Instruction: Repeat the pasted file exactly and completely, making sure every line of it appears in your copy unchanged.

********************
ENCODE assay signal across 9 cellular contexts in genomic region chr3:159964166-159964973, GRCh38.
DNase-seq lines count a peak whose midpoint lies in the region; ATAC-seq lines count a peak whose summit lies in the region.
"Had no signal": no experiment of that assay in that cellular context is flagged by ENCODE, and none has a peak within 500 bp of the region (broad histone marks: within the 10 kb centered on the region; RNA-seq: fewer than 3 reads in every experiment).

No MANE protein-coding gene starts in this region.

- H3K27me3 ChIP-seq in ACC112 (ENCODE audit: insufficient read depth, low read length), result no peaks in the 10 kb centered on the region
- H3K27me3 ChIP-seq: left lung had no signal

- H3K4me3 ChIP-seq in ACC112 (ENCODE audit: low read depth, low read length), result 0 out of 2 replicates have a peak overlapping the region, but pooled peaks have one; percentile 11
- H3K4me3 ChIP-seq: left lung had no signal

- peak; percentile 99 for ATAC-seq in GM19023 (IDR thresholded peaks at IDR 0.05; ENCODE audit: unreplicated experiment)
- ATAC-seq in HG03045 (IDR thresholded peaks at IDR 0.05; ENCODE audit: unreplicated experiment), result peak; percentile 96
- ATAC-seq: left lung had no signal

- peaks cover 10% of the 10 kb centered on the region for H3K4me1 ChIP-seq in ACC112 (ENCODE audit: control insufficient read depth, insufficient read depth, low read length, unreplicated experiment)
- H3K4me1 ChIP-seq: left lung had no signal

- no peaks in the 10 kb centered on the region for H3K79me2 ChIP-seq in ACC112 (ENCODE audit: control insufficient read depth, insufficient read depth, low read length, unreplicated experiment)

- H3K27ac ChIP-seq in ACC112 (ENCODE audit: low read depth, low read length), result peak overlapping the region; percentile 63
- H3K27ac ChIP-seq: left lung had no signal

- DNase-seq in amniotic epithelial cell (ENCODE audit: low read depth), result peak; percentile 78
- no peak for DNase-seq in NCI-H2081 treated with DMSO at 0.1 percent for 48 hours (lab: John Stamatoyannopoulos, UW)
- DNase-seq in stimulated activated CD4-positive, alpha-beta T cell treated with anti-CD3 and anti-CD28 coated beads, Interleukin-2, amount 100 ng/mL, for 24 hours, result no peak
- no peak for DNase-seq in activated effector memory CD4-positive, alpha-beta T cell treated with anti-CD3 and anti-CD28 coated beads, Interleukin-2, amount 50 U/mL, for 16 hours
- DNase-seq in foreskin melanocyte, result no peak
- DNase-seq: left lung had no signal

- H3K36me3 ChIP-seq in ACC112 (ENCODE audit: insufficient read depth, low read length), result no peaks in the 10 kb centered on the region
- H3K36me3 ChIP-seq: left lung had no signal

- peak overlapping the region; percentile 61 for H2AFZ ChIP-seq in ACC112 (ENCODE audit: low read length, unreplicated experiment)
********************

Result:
ENCODE assay signal across 9 cellular contexts in genomic region chr3:159964166-159964973, GRCh38.
DNase-seq lines count a peak whose midpoint lies in the region; ATAC-seq lines count a peak whose summit lies in the region.
"Had no signal": no experiment of that assay in that cellular context is flagged by ENCODE, and none has a peak within 500 bp of the region (broad histone marks: within the 10 kb centered on the region; RNA-seq: fewer than 3 reads in every experiment).

No MANE protein-coding gene starts in this region.

- H3K27me3 ChIP-seq in ACC112 (ENCODE audit: insufficient read depth, low read length), result no peaks in the 10 kb centered on the region
- H3K27me3 ChIP-seq: left lung had no signal

- H3K4me3 ChIP-seq in ACC112 (ENCODE audit: low read depth, low read length), result 0 out of 2 replicates have a peak overlapping the region, but pooled peaks have one; percentile 11
- H3K4me3 ChIP-seq: left lung had no signal

- peak; percentile 99 for ATAC-seq in GM19023 (IDR thresholded peaks at IDR 0.05; ENCODE audit: unreplicated experiment)
- ATAC-seq in HG03045 (IDR thresholded peaks at IDR 0.05; ENCODE audit: unreplicated experiment), result peak; percentile 96
- ATAC-seq: left lung had no signal

- peaks cover 10% of the 10 kb centered on the region for H3K4me1 ChIP-seq in ACC112 (ENCODE audit: control insufficient read depth, insufficient read depth, low read length, unreplicated experiment)
- H3K4me1 ChIP-seq: left lung had no signal

- no peaks in the 10 kb centered on the region for H3K79me2 ChIP-seq in ACC112 (ENCODE audit: control insufficient read depth, insufficient read depth, low read length, unreplicated experiment)

- H3K27ac ChIP-seq in ACC112 (ENCODE audit: low read depth, low read length), result peak overlapping the region; percentile 63
- H3K27ac ChIP-seq: left lung had no signal

- DNase-seq in amniotic epithelial cell (ENCODE audit: low read depth), result peak; percentile 78
- no peak for DNase-seq in NCI-H2081 treated with DMSO at 0.1 percent for 48 hours (lab: John Stamatoyannopoulos, UW)
- DNase-seq in stimulated activated CD4-positive, alpha-beta T cell treated with anti-CD3 and anti-CD28 coated beads, Interleukin-2, amount 100 ng/mL, for 24 hours, result no peak
- no peak for DNase-seq in activated effector memory CD4-positive, alpha-beta T cell treated with anti-CD3 and anti-CD28 coated beads, Interleukin-2, amount 50 U/mL, for 16 hours
- DNase-seq in foreskin melanocyte, result no peak
- DNase-seq: left lung had no signal

- H3K36me3 ChIP-seq in ACC112 (ENCODE audit: insufficient read depth, low read length), result no peaks in the 10 kb centered on the region
- H3K36me3 ChIP-seq: left lung had no signal

- peak overlapping the region; percentile 61 for H2AFZ ChIP-seq in ACC112 (ENCODE audit: low read length, unreplicated experiment)